No matter where their political allegiances reside, resources industry stakeholders have been quick to throw their support behind the Coalition after their Federal Election win.
According to the chief executive officer of the Minerals Council of Australia – Tania Constable – the result is welcomed news for the 255,000 Australians directly employed and 1 million indirectly supported by the resources sector.
“This is a win for regional jobs, particularly in the big resources states of Queensland, New South Wales and Western Australia. There is now a clear mandate for resources projects that have lawful approvals to proceed, such as the Adani coal mine in central Queensland and the Yeelirrie uranium mine in Western Australia,” said Ms Constable.
Though the Adani coal mine was a polarising topic during the election, Australian Resource and Energy Group AMMA chief executive Steve Knott said that regional communities in Queensland needed confidence that an ALP Government would support new investment projects.
“This wasn’t just about the Adani project; it was about sending a message that Australia remains an attractive place to invest. Now the ball is in the Queensland Government’s court to recognise this undeniable wave of support for job-creating projects,” said Mr Knott.
While the resources sector generates $278 billion in exports and $20 billion in taxes and royalties each year, Ms Constable says that the Coalition’s Government’s proposed tax changes and responsible 2019-20 Budget will provide further opportunities for large and small business alike.
The Government is increasing the instant asset write-off threshold from $25,000 to $30,000 per asset. Eligibility for the scheme has been expanded from small businesses (up to $10 million in annual turnover) to medium-sized ones (up to $50 million).
The company tax rate for small and medium-sized companies with an annual turnover of less than $50 million has also been lowered to 27.5 per cent. This rate will be reduced further to 25 per cent by 2021-22.
Outside of healthy economics and tax cuts, industry insiders such as Evolution Mining’s chairman Jake Klein say that collaboration with Government is essential to maintain the prosperity of the sector.
“There is an opportunity to work with the newly elected Government to ensure we retain our competitiveness in what is truly a global industry. We can do this by partnering with Government to ensure we invest in innovation and also attract the best and brightest into university courses associated with the mining industry.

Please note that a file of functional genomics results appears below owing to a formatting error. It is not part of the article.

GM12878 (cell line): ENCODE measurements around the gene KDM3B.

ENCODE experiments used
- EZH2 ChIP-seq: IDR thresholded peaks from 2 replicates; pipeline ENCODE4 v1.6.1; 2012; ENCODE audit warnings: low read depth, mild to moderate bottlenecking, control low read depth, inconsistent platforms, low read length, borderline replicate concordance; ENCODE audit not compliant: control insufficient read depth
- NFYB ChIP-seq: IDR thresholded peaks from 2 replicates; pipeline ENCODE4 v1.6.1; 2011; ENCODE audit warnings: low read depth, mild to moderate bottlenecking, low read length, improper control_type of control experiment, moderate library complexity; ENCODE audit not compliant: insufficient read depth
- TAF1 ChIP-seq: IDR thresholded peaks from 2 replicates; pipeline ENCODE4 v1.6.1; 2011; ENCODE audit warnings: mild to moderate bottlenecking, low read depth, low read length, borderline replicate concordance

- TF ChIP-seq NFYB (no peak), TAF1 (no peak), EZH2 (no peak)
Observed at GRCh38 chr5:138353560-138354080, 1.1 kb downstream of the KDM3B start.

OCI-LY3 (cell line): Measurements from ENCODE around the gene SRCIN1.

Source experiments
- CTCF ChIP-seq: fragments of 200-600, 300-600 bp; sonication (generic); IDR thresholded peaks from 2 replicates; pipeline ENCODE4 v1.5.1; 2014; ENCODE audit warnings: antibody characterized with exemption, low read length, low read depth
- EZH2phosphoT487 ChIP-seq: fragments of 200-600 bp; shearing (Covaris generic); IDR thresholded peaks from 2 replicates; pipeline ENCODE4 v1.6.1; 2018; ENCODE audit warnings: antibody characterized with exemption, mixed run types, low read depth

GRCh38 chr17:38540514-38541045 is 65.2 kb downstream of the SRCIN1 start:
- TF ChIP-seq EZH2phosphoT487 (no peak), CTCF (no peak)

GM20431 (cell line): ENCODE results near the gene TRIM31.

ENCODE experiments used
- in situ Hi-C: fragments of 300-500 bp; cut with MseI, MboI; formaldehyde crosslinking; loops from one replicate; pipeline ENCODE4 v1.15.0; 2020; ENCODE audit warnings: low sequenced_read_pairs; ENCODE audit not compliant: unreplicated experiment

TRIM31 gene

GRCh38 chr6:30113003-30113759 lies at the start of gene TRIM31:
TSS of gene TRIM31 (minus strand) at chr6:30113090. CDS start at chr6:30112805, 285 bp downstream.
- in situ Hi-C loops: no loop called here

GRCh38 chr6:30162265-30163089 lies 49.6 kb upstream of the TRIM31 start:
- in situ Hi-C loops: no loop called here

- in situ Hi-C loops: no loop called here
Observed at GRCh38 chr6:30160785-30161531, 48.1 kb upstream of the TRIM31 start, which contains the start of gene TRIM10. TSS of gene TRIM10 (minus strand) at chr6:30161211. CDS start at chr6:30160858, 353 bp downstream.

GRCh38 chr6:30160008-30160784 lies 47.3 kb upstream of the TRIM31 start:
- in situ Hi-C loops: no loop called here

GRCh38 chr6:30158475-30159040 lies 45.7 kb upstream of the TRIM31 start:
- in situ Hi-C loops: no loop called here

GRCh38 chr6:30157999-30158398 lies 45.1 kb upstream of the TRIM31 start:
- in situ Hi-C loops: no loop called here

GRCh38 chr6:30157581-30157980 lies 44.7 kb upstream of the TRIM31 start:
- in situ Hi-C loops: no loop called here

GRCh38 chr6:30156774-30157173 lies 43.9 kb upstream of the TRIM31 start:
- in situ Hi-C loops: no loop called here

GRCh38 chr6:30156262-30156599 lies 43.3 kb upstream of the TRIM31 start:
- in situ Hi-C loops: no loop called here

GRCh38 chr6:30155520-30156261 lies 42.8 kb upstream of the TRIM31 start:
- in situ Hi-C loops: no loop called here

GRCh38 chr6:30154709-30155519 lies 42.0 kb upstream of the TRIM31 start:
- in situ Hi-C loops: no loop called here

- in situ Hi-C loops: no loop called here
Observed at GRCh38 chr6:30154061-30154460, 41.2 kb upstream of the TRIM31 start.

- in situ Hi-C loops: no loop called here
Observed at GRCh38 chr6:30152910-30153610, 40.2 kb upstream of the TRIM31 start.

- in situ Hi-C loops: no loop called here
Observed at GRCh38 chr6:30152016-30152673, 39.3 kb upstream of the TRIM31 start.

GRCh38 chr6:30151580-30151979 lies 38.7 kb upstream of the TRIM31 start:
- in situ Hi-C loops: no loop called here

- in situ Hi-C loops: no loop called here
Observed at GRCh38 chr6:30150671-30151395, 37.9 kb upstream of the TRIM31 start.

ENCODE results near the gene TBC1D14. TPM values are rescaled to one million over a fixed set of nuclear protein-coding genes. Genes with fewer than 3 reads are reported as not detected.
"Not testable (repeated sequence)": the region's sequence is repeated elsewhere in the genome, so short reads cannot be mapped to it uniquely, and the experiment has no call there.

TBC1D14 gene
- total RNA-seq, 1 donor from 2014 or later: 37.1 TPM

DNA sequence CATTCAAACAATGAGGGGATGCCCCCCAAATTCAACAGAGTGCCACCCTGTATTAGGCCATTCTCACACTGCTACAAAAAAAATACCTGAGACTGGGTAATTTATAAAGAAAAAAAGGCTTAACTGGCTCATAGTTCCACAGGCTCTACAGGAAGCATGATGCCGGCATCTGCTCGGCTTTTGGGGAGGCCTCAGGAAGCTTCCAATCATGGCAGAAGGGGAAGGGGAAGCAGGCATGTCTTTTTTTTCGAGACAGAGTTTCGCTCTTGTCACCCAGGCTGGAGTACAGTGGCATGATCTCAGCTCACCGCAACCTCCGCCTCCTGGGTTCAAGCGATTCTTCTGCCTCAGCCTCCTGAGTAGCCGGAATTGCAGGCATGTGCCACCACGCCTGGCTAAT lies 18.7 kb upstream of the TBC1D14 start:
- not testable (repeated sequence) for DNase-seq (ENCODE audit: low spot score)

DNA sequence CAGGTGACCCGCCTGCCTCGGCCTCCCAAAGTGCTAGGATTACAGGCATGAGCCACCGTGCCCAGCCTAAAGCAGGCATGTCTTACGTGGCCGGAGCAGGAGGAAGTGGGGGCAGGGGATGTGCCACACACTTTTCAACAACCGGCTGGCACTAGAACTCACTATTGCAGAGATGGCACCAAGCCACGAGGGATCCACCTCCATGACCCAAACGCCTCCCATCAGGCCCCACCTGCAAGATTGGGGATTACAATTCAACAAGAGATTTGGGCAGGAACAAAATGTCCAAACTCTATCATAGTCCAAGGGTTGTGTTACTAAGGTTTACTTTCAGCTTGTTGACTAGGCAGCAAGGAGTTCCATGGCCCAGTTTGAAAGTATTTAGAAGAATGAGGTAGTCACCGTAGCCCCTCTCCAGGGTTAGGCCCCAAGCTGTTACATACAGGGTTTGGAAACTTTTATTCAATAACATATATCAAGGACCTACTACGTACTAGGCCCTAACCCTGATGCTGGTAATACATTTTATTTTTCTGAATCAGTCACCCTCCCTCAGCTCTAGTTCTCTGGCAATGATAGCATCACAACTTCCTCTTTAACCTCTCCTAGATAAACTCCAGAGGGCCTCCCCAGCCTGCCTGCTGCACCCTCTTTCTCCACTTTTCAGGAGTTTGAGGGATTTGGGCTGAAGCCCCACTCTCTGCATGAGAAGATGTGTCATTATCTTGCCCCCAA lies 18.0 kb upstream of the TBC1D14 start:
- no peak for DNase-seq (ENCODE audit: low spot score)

“These types of initiatives will position us competitively and ensure the sustainability and profitability of our sector in the future,” said Mr Klein.
Kirsty Danby, President of the WA Mining Club congratulated the Coalition on behalf of all club members.
“The most recent election has proven that mining is no longer a local or State-level topic, but part of the national conversation. Ongoing engagement with organisations such as the Mining Club will help prepare the Federal Government and the Opposition party to not just participate in that discussion but to lead it in an informed and balanced manner,” said Ms Danby.
In a similar vein, both MCA and AMMA agree that the National Resources Statement, which was delivered last year, gives the Coalition Government an ideal platform to collaborate.
The Statement identifies five key actions critical to the industry’s future success and is a building block for developing skills and workforce capabilities to ensure a diverse pool of people can access the industry’s opportunities.
“Through future-focused policies, stability in the regulatory environment and pursuit of critical initiatives, the industry’s opportunities can be unlocked to continue creating jobs and growing the economy.
Knott believes that this should start with lifting governance standards and accountability for all employer and union organisations registered under the Fair Work Act, through the passage of the Ensuring Integrity Bill that passed the lower house in the last parliament.
“Life-of-project enterprise agreements for mega projects should also be legislated, as recommended by the 2015 Productivity Commission’s review of Australia’s workplace relations system.
“Nation-building resources and energy projects often have lead-times of up to a decade and take on average seven years to build. Certainty around cost and timing is the most critical element to ensuring such projects go ahead.
“For this reason, life-of-project agreements are critical for Australia to secure the next wave of resources and energy projects,” said Mr Knott.